Logo für Audacity, GPL 2

Audacity is a classic open source software for audio recording and editing, started in 1999 by Dominic Mazzoni. However, since he sold the software gem to the Muse group in 2021, there is a lot of irritation among its users. The program is available not only for Linux, but also for OS-X and Windows. It is perfectly suitable for producing broadcasts as well as for podcasts. While music recordings are also possible, Audacity cannot and will not compete with specialized music software.

Recordings are organised as “projects”, which end up directly on the hard disk. Since version 3.0, each project is stored in one large file recognizable by the extension .aop3. This includes metadata and audio chunks, which were stored in separate files before. The number of tracks that Audacity can record is in principle limited only by the hardware. The output, on the other hand, is limited to two channels.

Editing operations can be undone without limit. Audacity displays the content of a track either as a waveform – optionally on a linear or decibel scale – or as a spectrogram. The number of tracks that Audacity can record is in principle limited only by the hardware. The output, on the other hand, is limited to two channels.

For post-processing, Audacity comes with filters and effects, whereby effect plug-ins can be looped in via LADSPA and VST interfaces. Custom effects can be programmed with Nyquist.

To reduce constant background noise Audacity’s effects menu provides for a noise reduction. It works by first selecting about one second of noise. In the second step this sample is applied to the entire recording or a part of it.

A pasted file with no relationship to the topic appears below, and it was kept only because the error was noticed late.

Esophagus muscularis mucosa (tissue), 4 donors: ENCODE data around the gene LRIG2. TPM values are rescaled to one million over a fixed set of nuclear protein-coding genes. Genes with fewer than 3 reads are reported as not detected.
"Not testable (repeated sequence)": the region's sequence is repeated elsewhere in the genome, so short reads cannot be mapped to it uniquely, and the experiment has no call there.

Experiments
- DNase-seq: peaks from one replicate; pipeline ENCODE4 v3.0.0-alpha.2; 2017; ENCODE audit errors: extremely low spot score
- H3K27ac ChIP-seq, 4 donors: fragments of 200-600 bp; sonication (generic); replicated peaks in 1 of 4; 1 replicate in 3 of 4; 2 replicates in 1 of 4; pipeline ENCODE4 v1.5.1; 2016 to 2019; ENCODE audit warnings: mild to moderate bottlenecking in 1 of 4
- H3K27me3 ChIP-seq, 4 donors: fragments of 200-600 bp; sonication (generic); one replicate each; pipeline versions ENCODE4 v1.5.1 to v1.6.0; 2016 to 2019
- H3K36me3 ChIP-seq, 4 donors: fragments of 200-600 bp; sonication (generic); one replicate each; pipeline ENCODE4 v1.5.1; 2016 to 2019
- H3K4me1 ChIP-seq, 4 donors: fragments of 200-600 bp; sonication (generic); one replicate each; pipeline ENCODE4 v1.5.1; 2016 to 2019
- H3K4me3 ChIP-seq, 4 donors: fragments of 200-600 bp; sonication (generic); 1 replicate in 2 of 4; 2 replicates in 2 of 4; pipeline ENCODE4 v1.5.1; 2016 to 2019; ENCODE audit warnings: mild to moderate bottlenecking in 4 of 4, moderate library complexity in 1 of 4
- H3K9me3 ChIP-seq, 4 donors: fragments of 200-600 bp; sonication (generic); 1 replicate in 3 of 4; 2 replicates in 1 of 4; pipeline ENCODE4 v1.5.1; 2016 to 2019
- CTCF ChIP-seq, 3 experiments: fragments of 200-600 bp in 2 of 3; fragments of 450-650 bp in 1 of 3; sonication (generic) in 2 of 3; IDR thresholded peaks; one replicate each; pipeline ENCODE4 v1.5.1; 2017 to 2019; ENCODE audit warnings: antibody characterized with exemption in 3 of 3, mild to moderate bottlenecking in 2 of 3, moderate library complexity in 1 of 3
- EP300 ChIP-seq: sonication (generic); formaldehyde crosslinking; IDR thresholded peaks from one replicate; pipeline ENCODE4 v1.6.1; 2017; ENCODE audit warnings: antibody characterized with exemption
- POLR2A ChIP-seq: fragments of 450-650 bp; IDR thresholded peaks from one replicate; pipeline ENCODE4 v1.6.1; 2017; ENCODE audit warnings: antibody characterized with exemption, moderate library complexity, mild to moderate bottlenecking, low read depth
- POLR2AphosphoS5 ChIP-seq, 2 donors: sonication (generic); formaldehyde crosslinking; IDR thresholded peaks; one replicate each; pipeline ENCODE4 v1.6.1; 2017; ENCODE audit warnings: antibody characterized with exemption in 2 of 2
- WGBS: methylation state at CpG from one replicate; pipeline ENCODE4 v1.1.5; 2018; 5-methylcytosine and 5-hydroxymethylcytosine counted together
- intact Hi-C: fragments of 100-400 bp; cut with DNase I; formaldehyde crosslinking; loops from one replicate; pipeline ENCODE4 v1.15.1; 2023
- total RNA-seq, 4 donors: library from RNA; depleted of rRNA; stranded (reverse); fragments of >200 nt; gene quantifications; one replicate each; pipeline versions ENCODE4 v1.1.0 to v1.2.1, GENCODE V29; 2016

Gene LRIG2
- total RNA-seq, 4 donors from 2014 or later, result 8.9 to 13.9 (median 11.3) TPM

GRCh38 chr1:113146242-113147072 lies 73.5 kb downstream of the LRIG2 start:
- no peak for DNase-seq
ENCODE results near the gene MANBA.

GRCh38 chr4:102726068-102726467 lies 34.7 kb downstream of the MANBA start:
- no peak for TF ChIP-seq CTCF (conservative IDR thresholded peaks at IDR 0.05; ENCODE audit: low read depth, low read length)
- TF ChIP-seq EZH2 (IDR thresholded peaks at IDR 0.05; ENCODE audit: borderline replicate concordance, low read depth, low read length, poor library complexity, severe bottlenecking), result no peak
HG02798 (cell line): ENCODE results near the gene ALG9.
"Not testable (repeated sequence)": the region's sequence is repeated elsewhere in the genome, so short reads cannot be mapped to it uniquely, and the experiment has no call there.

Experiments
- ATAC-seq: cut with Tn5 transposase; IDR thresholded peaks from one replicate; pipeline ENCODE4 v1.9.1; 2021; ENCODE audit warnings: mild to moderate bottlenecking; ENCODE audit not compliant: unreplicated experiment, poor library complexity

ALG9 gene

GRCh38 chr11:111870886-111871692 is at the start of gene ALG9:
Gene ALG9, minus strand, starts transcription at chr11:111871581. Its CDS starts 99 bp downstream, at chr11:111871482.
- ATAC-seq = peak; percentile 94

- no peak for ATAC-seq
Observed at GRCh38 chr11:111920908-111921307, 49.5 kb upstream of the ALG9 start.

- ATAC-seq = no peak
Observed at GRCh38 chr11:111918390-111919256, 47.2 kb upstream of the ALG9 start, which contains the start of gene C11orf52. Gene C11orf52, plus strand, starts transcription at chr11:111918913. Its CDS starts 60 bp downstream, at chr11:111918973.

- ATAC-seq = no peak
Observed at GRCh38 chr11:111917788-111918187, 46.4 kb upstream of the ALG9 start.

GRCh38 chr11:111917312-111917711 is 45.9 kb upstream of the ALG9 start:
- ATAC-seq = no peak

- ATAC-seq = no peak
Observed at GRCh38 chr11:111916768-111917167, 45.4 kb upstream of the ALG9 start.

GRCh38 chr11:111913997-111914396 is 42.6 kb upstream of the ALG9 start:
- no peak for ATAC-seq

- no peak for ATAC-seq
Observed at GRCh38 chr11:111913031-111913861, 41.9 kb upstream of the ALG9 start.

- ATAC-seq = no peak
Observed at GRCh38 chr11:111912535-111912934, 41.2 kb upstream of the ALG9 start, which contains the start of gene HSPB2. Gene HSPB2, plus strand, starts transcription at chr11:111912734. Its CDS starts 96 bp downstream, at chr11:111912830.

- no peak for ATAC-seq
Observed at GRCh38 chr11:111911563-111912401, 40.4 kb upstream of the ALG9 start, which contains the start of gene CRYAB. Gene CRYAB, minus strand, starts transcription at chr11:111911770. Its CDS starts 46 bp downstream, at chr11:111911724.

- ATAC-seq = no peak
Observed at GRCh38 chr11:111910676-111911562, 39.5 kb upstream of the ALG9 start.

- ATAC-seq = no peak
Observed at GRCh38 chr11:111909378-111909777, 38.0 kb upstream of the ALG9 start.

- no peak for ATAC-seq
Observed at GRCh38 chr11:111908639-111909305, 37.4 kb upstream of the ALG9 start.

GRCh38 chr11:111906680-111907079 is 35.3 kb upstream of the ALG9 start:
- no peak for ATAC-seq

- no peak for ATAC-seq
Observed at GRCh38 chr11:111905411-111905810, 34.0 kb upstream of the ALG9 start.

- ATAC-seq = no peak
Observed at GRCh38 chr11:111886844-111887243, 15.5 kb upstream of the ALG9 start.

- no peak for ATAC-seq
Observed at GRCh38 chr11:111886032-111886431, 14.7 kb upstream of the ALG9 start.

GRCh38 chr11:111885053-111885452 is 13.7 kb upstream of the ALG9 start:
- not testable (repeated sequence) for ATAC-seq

The rather old-fashioned look of Audacity was upgraded with three new themes (“Light”, “Dark”, “High Contrast”) in version 2.2. In addition, Audacity can now also play MIDI files – under Linux, however, a software synthesizer is still required for sound generation.

Since version 3, Audacity has more or less silently received a new privacy policy that allows the Muse Group as the new owners to collect telemetry data and share it with Google and Yandex. After strong protests from the community, Muse Group back-pedalled. Data will no longer be passed on to third parties and will only be used for troubleshooting and update checks. This can be disabled in the settings.


The documentation is extensive and always up to date. This is not a matter of course in the world of open source. Additional ressources are listed in the Audacity Wiki.

Storage and Backups

With the new .aup3 format, the exchange of project files has become easier because you only have to save and/or pass on one file. The developers also argue that in the old format many users destroyed their projects by accidentely deleting or moving individual project files. Backups can be performed directly from the program via File > Save Project > Backup Project.

How to install Audacity

Audacity is part of Ubuntu’s Universe Repository, allthough not yet in the latest version 3.x:

sudo apt update && sudo apt install audacity

This installs all dependencies including libraries for audio (de-)coding; among others, Lame for MP3 and FFMpeg for propriatery codecs are used.

Up-to-date versions of Audacity may be retrieved as Snap or Flatpack. The Snap installation works in Ubuntu out of the box on the command line:

sudo snap install audacity:alsa

Since Snaps are sandboxed from the system, in case of sound problems, you may have to allow Audacity access to the ALSA sound system:

sudo snap connect audacity:alsa


KDE has KWave, a simple sound editor. Gnome has – the very primitive Sound Recorder notwithstanding – nothing to offer. For professionell use cases of a Digital Audio Workstation (DAW), Ardour is number one in the world of open source software.